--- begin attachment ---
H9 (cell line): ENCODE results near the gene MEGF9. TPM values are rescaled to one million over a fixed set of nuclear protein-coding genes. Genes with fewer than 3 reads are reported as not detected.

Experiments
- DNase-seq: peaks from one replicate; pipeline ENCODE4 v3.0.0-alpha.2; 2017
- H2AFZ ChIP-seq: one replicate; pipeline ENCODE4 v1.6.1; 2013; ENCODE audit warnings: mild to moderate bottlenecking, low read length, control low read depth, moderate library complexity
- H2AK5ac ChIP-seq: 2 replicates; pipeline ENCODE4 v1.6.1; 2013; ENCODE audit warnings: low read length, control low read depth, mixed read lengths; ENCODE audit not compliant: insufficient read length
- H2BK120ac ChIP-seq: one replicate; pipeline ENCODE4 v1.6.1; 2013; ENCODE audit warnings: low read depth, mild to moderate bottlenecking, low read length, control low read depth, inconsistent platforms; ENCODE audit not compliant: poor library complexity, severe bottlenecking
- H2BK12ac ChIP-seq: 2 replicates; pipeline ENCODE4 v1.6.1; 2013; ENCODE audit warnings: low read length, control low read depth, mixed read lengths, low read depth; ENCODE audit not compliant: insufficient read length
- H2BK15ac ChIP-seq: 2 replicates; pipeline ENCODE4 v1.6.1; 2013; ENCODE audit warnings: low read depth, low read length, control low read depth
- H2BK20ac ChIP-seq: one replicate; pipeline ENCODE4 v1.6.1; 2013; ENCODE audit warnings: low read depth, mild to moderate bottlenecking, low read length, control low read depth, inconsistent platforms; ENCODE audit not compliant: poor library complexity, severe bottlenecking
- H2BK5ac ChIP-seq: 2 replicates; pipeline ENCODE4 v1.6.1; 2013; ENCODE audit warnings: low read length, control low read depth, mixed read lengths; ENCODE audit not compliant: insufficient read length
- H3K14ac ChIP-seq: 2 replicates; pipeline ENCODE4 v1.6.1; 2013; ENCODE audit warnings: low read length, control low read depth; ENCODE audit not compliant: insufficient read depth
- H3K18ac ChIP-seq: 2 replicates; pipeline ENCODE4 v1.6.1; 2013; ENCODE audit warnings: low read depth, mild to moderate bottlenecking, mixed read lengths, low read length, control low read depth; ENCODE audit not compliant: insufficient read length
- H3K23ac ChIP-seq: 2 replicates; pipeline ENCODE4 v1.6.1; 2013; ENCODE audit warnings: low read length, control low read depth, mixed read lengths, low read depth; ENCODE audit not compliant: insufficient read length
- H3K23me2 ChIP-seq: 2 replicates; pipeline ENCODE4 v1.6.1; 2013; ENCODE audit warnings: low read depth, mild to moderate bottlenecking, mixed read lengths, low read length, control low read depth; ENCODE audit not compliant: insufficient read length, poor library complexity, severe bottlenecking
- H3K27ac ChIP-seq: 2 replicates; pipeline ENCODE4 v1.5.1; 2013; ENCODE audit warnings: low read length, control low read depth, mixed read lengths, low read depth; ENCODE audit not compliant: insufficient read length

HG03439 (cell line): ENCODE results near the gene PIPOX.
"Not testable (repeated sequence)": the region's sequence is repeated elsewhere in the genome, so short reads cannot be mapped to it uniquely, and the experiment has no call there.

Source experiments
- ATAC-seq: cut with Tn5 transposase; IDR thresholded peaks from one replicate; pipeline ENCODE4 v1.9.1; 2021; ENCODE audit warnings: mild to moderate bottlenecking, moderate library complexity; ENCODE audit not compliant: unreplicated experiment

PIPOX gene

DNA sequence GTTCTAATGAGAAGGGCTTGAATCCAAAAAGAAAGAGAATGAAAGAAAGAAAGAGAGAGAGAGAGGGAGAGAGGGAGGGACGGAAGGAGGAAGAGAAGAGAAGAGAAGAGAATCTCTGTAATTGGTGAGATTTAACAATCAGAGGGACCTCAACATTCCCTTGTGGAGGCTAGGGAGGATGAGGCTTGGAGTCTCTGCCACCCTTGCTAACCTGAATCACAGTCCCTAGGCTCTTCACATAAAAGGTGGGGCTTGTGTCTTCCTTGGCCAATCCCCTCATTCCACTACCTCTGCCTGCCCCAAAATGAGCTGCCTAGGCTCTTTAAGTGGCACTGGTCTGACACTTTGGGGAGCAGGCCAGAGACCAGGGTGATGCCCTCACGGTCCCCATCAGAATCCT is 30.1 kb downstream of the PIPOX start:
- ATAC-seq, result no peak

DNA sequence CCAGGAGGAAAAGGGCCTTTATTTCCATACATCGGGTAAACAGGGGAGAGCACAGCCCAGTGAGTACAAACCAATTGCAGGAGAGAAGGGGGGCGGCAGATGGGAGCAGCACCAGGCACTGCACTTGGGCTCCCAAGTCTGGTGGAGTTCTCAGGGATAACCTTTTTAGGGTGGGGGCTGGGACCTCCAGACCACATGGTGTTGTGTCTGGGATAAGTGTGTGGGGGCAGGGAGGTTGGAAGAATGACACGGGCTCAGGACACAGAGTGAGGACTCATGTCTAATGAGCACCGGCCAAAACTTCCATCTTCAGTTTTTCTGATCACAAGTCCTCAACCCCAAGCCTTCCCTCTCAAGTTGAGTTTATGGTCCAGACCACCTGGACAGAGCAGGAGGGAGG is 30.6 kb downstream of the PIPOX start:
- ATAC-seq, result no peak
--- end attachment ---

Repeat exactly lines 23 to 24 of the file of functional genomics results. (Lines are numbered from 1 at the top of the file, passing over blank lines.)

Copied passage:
DNA sequence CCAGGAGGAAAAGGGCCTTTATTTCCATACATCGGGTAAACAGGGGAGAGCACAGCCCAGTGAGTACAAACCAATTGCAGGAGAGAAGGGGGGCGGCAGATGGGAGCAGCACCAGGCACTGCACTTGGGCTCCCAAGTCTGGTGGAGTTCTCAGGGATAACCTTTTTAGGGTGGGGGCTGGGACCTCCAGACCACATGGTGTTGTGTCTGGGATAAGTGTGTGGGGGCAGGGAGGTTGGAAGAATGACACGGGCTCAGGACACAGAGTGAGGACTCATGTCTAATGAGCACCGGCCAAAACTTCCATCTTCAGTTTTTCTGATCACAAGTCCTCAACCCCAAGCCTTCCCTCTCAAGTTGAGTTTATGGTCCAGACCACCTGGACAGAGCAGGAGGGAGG is 30.6 kb downstream of the PIPOX start:
- ATAC-seq, result no peak